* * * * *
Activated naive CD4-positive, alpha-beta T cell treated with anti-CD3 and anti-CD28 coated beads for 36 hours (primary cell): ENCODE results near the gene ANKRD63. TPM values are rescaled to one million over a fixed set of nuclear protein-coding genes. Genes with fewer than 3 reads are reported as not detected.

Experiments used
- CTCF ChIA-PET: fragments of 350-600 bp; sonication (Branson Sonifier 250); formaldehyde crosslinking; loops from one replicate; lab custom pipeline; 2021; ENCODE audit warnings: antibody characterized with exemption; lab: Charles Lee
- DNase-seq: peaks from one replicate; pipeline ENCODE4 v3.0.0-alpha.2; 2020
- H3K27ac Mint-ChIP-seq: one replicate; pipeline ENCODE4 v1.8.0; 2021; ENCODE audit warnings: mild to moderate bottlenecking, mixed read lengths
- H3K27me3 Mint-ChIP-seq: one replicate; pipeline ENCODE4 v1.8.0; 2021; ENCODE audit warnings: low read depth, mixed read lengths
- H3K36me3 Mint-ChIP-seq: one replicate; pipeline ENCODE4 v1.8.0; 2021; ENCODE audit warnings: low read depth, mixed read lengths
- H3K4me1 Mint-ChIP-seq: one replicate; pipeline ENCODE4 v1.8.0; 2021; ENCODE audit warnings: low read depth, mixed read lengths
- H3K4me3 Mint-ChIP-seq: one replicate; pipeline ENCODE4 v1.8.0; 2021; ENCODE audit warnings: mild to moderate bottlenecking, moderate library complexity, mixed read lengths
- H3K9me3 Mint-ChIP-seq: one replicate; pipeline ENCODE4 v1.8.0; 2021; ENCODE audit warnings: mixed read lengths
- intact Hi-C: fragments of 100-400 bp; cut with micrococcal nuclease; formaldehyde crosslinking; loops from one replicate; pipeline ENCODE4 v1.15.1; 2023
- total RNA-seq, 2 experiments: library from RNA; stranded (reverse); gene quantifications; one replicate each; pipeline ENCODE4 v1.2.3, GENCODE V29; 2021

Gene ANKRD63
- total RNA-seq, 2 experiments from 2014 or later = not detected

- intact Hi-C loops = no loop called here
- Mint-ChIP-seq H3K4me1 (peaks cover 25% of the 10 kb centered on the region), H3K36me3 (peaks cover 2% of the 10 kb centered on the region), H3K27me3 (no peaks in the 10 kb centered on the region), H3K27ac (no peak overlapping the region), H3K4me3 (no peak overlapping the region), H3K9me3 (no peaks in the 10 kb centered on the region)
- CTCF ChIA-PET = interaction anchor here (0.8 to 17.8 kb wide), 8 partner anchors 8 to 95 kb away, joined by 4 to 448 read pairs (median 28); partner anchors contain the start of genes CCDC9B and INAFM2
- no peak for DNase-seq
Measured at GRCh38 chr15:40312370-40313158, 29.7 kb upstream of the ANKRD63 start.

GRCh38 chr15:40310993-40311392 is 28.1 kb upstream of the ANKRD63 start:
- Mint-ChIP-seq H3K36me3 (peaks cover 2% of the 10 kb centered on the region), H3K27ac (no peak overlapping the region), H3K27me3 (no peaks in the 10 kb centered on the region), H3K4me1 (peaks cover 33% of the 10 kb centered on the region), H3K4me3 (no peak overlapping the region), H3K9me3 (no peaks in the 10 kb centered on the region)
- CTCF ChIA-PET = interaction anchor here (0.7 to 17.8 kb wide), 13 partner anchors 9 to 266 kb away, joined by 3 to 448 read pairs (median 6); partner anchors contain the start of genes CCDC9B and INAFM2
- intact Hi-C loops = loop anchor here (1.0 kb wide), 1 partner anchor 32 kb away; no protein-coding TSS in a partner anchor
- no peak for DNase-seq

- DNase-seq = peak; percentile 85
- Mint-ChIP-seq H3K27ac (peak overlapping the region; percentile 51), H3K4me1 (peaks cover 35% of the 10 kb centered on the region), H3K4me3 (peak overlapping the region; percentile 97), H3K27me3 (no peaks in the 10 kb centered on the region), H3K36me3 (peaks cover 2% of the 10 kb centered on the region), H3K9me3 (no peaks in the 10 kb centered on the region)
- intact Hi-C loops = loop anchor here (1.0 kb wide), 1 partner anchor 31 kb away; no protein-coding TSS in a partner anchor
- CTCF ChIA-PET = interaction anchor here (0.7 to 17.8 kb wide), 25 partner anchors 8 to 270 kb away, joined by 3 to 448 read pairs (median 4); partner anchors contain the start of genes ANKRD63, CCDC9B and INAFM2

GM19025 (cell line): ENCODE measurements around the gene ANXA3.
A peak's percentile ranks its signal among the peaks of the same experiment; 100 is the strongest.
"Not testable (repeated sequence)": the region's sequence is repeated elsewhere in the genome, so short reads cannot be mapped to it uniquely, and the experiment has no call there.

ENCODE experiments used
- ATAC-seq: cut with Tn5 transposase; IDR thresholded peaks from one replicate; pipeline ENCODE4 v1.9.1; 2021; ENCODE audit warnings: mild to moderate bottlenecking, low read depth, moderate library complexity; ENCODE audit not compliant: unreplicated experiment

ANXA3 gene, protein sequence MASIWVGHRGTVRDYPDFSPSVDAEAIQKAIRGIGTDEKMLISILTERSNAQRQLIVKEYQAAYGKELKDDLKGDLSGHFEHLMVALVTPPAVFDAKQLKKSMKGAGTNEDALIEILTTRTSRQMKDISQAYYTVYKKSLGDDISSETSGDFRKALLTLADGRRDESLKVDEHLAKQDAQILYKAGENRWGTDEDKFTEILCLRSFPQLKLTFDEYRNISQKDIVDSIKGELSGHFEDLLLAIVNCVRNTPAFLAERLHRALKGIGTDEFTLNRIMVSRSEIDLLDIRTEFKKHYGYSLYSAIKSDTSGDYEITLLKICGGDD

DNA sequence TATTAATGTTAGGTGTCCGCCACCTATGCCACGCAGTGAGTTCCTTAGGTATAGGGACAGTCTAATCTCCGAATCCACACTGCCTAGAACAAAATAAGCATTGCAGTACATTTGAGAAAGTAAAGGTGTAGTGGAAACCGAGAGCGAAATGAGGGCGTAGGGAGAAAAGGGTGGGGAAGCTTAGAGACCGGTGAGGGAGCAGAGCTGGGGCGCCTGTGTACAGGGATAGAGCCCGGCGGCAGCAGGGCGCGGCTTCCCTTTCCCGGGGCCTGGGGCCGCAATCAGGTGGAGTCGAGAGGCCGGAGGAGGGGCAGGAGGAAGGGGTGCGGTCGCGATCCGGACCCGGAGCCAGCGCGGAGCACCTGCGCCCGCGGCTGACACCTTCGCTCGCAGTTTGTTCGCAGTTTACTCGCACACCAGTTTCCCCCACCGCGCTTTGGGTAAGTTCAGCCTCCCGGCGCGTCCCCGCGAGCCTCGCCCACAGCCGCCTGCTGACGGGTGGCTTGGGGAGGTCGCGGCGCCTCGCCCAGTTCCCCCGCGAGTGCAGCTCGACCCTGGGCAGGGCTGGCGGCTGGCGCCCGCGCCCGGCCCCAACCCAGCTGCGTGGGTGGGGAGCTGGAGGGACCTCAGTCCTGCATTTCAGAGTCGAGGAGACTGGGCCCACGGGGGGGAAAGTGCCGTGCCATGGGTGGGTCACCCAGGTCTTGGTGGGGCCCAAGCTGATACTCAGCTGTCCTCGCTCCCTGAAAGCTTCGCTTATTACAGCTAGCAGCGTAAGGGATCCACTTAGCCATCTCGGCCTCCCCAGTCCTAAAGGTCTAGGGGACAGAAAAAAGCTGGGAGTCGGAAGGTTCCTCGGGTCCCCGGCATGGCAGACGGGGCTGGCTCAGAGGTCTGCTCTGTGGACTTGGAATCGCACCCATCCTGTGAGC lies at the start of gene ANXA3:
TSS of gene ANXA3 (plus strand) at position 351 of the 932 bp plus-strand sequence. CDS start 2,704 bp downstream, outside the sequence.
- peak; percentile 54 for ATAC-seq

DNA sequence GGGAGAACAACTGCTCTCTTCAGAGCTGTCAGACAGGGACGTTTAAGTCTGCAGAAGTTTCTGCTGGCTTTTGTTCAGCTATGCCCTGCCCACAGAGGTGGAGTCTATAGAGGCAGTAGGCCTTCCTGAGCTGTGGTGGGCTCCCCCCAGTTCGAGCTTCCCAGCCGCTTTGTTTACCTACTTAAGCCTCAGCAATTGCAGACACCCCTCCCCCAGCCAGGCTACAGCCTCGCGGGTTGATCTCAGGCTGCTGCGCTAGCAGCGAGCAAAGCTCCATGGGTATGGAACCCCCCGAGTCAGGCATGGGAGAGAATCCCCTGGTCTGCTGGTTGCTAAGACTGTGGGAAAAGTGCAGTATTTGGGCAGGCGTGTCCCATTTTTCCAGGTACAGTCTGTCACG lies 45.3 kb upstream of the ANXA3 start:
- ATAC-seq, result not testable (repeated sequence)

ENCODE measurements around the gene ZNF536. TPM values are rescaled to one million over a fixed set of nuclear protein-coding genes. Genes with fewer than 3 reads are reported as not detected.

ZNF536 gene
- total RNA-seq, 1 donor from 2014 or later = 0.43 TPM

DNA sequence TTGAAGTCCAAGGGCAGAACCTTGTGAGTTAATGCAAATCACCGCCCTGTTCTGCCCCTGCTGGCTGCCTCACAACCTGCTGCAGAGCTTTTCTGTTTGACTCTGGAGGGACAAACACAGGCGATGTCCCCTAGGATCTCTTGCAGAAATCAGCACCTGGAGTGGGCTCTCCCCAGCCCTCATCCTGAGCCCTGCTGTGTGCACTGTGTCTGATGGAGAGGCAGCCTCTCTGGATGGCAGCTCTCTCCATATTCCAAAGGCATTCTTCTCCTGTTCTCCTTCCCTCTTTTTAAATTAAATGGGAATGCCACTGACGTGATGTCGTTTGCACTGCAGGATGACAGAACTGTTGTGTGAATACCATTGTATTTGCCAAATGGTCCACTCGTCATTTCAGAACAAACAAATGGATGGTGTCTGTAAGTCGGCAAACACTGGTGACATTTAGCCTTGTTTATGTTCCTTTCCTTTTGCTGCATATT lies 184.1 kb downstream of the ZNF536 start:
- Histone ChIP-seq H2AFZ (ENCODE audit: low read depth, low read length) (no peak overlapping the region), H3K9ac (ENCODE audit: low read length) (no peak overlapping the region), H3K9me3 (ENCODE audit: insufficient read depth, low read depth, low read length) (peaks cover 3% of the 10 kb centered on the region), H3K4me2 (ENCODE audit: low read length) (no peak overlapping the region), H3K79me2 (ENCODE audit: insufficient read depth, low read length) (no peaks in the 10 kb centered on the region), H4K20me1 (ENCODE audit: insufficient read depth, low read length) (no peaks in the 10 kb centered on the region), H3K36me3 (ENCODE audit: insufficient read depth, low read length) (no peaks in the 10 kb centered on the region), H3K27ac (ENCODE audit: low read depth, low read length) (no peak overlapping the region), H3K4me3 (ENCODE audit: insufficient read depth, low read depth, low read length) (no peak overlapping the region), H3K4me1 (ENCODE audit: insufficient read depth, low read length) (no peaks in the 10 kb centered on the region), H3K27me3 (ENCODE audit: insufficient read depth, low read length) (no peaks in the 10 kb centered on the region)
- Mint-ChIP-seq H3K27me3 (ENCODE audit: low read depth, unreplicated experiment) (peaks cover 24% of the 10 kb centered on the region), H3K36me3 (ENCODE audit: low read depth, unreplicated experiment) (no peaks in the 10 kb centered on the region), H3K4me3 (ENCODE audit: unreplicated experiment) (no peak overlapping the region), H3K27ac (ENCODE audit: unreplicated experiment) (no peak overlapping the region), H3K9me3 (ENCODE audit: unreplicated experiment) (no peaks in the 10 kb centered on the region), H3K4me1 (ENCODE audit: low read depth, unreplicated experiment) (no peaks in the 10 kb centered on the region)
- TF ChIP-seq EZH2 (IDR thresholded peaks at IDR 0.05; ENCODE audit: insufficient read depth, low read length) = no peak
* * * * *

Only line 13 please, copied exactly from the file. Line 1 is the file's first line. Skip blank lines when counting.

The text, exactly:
Gene ANKRD63